McKINNEY, Texas -- A churchgoing housewife whose private life included two extramarital affairs was found innocent of murder Wednesday by a jury that decided she was acting in self defense when she hacked her former lover's wife to death with an ax.
The nine-woman, three-man jury acquitted Candace Montgomery, 30, following just over three hours of deliberation. She was charged in the death of friend and fellow church member Betty Gore, who succumbed to 41 blows of an ax.
Mrs. Montgomery, mother of two young children, showed no emotion when the verdict was read by District Judge Tom Ryan. She fought back tears, however, as she and her husband, Pat, were whisked quickly out of the Collin County courthouse under heavy security invoked because of death threats against the defendant.
As she was hurried to defense attorney Robert Udashen's car, mobbed by reporters, several spectators shouted, 'Murderer!'
'How can they let a confessed murderer go free?' one gray-haired woman asked.
'Now she'll be able to sleep with some other woman's husband,' another woman added, referring to the affairs Mrs. Montgomery admitted having.
In the commotion following the verdict, prosecutors and jurors quickly slipped out of the courthouse without comment. Allan Gore, husband of the slain victim and Mrs. Montgomery's former lover, also declined comment.
Defense attorney Don Crowder, who faces a four-day jail term after being cited twice last week for contempt of court, said, 'We're just very pleased, very pleased. We're proud the jury had enough courage to stand up.'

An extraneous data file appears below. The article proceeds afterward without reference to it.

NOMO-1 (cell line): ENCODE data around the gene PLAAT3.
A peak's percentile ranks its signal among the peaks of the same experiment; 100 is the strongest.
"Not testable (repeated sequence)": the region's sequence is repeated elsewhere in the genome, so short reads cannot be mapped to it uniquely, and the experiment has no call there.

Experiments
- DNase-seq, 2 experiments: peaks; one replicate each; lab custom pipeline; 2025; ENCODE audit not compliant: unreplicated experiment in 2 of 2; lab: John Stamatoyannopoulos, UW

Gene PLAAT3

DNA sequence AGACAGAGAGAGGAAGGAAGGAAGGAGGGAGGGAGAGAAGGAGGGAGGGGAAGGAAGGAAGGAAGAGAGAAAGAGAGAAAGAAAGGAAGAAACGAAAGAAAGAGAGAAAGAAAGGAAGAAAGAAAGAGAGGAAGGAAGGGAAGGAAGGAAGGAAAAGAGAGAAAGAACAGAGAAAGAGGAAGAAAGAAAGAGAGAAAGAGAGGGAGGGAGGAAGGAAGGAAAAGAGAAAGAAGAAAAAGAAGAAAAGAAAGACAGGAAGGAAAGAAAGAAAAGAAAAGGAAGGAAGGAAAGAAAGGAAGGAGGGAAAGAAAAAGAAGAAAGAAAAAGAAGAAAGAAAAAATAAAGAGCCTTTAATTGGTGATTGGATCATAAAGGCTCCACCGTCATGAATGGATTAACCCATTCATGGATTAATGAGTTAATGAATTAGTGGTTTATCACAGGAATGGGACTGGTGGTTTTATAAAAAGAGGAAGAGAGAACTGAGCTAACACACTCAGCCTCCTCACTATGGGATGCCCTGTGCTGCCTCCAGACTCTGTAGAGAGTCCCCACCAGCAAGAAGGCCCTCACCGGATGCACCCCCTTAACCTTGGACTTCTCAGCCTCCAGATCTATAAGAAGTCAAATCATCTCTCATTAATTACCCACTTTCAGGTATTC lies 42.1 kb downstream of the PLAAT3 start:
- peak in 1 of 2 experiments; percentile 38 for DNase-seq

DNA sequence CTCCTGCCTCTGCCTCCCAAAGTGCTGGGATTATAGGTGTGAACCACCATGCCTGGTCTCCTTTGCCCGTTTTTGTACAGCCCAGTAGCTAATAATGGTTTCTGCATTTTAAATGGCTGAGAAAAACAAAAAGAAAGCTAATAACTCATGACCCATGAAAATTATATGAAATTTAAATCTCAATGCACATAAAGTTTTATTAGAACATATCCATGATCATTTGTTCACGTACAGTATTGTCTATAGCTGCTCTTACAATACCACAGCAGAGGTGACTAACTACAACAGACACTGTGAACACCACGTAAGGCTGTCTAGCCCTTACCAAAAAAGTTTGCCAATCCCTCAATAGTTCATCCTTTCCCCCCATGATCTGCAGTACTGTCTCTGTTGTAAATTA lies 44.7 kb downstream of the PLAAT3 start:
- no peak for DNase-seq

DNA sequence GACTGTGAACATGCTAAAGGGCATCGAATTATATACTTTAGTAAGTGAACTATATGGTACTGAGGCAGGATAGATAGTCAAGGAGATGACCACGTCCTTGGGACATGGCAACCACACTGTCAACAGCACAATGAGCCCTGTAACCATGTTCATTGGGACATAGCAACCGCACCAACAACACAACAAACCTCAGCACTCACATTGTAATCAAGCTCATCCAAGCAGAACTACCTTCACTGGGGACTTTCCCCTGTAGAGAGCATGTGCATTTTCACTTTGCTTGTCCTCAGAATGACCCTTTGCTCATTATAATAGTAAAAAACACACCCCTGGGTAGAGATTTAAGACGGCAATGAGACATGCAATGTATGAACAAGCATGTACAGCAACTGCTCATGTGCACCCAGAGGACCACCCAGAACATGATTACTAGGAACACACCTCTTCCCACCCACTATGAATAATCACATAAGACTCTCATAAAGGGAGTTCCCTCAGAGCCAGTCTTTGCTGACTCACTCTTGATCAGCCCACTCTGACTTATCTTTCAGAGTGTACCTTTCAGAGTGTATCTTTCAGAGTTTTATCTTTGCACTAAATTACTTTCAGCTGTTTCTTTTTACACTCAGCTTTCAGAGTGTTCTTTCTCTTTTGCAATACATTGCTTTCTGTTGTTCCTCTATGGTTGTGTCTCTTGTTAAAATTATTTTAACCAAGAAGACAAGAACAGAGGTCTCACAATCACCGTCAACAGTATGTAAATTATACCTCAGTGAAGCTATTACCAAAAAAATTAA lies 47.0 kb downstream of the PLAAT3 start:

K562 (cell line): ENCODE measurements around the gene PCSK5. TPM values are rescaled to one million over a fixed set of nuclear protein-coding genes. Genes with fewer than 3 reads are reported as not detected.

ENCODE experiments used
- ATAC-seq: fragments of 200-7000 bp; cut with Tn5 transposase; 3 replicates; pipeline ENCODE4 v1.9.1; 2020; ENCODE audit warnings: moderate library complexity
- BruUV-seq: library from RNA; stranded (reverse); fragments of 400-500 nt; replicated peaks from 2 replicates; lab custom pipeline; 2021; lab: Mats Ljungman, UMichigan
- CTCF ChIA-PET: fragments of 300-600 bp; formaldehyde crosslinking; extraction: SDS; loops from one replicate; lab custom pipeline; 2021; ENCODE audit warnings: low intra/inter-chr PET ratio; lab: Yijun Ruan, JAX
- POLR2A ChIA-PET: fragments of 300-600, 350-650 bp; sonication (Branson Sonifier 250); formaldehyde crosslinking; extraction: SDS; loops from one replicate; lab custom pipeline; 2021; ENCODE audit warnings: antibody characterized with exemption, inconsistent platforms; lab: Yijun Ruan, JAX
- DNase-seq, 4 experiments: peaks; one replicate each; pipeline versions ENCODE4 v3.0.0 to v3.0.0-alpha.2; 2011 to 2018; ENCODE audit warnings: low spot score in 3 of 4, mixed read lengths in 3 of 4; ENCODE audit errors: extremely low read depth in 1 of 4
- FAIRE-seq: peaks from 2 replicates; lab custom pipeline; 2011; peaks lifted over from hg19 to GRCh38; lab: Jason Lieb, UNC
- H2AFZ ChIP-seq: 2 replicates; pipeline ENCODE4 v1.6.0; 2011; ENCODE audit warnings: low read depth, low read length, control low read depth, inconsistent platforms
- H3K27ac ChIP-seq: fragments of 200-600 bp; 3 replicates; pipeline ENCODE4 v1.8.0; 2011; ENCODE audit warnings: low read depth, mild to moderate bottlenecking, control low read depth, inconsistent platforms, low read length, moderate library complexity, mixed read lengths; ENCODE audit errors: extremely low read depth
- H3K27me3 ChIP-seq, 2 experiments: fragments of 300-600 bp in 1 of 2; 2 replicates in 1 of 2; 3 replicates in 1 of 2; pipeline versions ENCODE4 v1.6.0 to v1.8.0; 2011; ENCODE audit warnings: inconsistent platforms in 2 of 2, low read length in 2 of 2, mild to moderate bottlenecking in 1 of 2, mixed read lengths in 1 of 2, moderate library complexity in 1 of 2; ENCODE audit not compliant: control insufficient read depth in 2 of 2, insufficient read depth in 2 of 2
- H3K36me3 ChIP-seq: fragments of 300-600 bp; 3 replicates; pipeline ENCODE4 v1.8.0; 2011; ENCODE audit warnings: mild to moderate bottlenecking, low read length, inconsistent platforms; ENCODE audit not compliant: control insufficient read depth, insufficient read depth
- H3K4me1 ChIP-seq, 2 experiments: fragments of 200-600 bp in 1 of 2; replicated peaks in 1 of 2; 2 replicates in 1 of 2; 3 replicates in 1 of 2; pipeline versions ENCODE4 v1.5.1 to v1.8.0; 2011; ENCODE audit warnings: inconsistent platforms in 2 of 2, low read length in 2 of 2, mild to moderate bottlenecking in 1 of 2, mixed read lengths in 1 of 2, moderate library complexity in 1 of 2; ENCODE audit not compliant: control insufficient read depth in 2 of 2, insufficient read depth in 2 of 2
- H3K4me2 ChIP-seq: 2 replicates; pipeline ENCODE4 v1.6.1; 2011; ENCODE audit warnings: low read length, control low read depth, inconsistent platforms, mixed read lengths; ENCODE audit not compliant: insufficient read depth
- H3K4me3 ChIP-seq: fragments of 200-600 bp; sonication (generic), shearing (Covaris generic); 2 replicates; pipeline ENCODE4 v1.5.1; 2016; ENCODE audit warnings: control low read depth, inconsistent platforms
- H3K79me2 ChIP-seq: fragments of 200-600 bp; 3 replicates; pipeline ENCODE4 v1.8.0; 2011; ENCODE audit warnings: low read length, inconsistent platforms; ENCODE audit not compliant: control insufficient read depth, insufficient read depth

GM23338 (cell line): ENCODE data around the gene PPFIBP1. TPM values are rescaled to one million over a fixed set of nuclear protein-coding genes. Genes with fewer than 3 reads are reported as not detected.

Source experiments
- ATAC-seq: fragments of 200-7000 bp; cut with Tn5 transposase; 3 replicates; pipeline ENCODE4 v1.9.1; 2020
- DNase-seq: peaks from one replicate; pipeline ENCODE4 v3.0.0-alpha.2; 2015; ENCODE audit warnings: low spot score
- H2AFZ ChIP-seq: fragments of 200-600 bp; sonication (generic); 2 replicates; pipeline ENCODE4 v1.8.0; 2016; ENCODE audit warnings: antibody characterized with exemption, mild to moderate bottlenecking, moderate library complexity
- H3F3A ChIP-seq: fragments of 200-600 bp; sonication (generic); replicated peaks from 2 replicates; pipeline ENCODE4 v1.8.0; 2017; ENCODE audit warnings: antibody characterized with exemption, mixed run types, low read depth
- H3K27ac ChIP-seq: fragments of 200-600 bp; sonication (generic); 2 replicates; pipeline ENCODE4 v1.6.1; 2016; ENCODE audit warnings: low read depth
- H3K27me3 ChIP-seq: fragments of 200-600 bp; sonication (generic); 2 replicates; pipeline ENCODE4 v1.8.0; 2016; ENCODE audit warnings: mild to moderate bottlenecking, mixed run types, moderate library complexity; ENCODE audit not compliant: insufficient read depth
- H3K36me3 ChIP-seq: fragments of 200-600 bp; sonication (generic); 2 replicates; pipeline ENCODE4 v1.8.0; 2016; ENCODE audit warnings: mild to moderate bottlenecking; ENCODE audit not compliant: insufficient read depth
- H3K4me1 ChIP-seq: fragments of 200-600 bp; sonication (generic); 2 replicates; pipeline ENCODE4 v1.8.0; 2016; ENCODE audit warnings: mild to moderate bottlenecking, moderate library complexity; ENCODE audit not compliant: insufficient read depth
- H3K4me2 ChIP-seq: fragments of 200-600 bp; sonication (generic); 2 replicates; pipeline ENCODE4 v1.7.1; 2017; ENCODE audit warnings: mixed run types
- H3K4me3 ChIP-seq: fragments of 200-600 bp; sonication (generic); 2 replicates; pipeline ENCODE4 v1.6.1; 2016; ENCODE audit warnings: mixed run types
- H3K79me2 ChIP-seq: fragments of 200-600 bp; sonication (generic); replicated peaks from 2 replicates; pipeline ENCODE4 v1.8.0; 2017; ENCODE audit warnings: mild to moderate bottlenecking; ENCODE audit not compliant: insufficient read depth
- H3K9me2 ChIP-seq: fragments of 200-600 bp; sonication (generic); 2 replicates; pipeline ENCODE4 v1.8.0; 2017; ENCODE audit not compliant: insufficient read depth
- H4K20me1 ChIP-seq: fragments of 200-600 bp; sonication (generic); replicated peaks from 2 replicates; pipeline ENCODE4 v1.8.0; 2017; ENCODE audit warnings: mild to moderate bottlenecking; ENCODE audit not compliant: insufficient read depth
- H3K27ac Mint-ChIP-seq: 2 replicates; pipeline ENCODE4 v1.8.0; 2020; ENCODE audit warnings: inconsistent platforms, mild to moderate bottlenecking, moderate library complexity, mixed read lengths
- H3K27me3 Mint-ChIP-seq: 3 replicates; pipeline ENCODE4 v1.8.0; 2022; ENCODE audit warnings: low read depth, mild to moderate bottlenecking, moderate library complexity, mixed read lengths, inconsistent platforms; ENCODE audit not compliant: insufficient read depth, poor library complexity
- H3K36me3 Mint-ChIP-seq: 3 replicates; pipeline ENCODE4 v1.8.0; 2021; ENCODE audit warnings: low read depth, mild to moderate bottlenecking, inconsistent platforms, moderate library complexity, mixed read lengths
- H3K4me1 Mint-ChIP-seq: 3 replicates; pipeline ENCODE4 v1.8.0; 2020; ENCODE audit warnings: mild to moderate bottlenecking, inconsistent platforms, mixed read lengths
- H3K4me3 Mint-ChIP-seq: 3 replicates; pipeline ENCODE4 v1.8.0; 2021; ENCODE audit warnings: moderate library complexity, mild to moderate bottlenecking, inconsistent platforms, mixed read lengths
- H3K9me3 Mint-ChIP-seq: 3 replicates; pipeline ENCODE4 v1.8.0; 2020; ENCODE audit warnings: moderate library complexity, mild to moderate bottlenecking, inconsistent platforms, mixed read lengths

Crowder added, 'I'm not going to tell you we never had any doubts.'
In his final arguments Wednesday morning, Crowder told the jury that the prosecution has presented 'not one word of evidence that has refuted the testimony of self-defense.'
He reminded jurors of the witnesses who testified that Mrs. Montgomery had a reputation for being a 'peaceable, law-abiding citizen.'
'A reputauion is something achieved over a lifetime,' Crowder said. 'People who for 30 years have a reputation as a peacable, law-abiding citizen do not go out and commit violence without there being some provocation.'
Drawing jurors attention to the moments leading up to the killing of Mrs. Gore, Crowder repeated Mrs. Montgomery's testimony _ supported by a polygraph exam _ that Mrs. Gore first produced the ax after confronting the defendent about her affair with her husband.
Crowder said Mrs. Montgomery had to defend herself with deadly force when, after being struck twice with the ax by Mrs. Gore and then gaining control of the weapon, the heavier and larger Mrs. Gore refused to let Mrs. Montgomery go.
'Mrs. Montgomery dropped th ax and tried to run, but there was no avenue of escape,' Crowder said.
District Attorney Tom O'Connell argued there were several times when Mrs. Montgomery could have fled the Gore home rather than hit Mrs. Gore with the ax.
Texas law says a person may use deadly force in order to repel a deadly attack, but only if 'a reasonable person ... would not have retreated.'
Noting the polygraph operator's testimony that Mrs. Montgomery said she was 'genuinely afraid' of the ax, O'Connell said, 'If she was afraid of the ax, she should have run.'
He also claimed Mrs. Montgomery struck Betty Gore more times than was necessary to defend herself. The coroner who performed the autopsy on Mrs. Gore had said the victim was struck at least 41 times.
'Betty Gore, at some point in time, was rendered incapable of fighting back, and at that point the right of self-defense was no longer necessary,' O'Connell said. 'You're not going to swing an ax 41 times and not know what you're doing.